These places can be pleasantly explored on foot. It is just important to be aware that you will need to find a place to park your vehicle outside of the old town. 

Parking in Croatian cities does not present the same types of headaches as, say, renting a car in Greece. Most places are not overly congested and it is typically not difficult to find a parking spot. 

The only exception is, perhaps finding a place to park in a bustling nightlife district on a Friday or Saturday night. The same could essentially be said of any country.  

Navigating Croatian Roads

People drive on the right-hand side in Croatia. This is the same as much of Europe. 

Many countries may measure speed in miles per hour. However, in Croatia, this is kilometers per hour. 

Dials and speed limit signs will always display the limits in terms of kilometers per hour. Towns and cities see speed limits between 30-50 km/h. 

Open roads have speed limits of 90 km/h. Meanwhile, toll roads have maximum speed limits of 130 km/h. 

Fines are enforced if you are driving over the speed limit. There are also speed cameras scattered throughout Croatia. 

Fines can be substantial and increase depending on how much over the speed limit you were. They can go as high as 1000 kuna (circa 113 GBP/$154). 

Be mindful of your speed. You don’t want to arrive back home and find you’ve accrued some Croatian speeding fines. 

Road Rules in Croatia 

Road rules in Croatia are no different from what you see elsewhere across Europe. You should not text or use your phone while driving, and you should always wear a seatbelt. 

It is not uncommon to see Croatian drivers on the phone while they’re driving – even on winding, questionable mountain paths! Be mindful of your surroundings and other people’s driving and always drive carefully. 

It is compulsory to wear a seatbelt at all times in Croatia. The same is true whether you are a driver or a passenger. 

The fine for not wearing your seatbelt here is 500 kuna (56GBP/$77). Croats are generally very respectful of this rule.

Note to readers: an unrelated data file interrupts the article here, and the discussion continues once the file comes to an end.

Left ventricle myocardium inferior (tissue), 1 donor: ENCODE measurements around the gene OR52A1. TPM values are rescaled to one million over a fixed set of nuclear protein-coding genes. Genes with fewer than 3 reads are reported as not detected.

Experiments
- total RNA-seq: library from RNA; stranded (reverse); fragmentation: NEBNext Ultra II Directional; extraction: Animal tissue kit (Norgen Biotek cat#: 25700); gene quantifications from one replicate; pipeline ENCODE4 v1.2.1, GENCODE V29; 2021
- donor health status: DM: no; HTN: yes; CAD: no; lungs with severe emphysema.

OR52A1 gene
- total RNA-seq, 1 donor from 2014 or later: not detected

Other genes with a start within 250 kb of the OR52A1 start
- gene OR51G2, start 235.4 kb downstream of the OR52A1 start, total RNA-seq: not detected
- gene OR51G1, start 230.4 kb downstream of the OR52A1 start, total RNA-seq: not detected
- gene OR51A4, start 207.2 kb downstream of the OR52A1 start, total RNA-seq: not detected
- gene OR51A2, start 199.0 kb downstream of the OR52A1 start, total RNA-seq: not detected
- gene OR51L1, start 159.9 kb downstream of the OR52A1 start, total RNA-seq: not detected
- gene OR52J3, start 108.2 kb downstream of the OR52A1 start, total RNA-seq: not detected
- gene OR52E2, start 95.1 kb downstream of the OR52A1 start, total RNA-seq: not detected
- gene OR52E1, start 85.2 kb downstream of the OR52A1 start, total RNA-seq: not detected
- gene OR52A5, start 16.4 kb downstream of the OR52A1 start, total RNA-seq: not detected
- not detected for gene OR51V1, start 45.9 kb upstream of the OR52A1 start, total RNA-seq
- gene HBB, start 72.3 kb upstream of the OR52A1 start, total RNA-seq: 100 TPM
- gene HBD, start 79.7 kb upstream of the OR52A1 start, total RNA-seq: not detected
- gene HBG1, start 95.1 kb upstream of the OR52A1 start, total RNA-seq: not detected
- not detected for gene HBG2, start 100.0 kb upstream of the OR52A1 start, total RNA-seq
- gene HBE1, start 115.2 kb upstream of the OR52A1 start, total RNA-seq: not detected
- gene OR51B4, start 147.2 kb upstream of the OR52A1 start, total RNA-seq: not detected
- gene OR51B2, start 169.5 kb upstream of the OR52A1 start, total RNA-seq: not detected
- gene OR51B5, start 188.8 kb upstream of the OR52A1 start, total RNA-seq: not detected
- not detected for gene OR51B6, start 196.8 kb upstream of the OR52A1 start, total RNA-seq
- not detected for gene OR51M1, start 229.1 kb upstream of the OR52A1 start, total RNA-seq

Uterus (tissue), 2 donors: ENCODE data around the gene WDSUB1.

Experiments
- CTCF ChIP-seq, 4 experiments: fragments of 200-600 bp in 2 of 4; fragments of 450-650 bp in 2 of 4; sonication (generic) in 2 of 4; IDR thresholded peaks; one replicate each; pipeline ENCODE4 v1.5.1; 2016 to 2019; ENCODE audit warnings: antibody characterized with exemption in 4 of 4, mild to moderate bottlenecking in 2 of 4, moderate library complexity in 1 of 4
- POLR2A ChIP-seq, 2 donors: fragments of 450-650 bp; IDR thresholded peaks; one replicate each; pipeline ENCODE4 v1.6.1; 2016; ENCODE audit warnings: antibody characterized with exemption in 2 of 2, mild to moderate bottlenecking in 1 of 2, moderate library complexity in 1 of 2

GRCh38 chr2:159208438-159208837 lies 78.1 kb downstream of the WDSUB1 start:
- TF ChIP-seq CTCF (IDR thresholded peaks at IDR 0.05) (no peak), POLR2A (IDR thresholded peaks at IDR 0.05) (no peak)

GPS and Navigating in Croatia 

Most rental cars in Croatia are not fitted with GPS. You can pay extra to rent one but you can also use your phone. 

If you have a European phone plan, you will not incur any additional charges for roaming in Croatia. With the exception of driving in very remote islands like Vis, or rural areas, the signal is generally pretty good. 

So, consider using Google Maps to navigate from A to B in Croatia. Maps Me is another excellent alternative map app. Failing that, roads here are very well, and extensively, signposted. 

Tolls in Croatia 

Tolls do exist along roads and highways in Croatia. If you are covering a long distance, for instance, from Istria to Zagreb, or Rijeka to Zagreb, these can mount up. 

Fortunately, Croatian toll booths do generally accept cards as well as cash. Generally speaking though, it’s always a good idea to have plenty of change on you just in case. 

There is also a prepaid SMART card that drivers can use. This offers a 10% discount on tolls. However, it only really makes sense to apply for this if you visit Croatia very frequently or you are embarking on a long trip of more than several weeks. 

Parting Words 

Have any additional questions about renting a car in Croatia or looking for other Croatia travel tips? Feel free to comment in the box below. You may also enjoy this post on visiting Croatia in winter.

I’ll get back to you ASAP. Hvala! Melissa xo

Melissa Douglas

Melissa Douglas is a British Travel Writer and Blogger based in Athens, Greece. She writes for numerous high profile travel publications across the globe - including Forbes Travel Guide, Matador Network, The Times of Israel and The Huffington Post.

Leave a Comment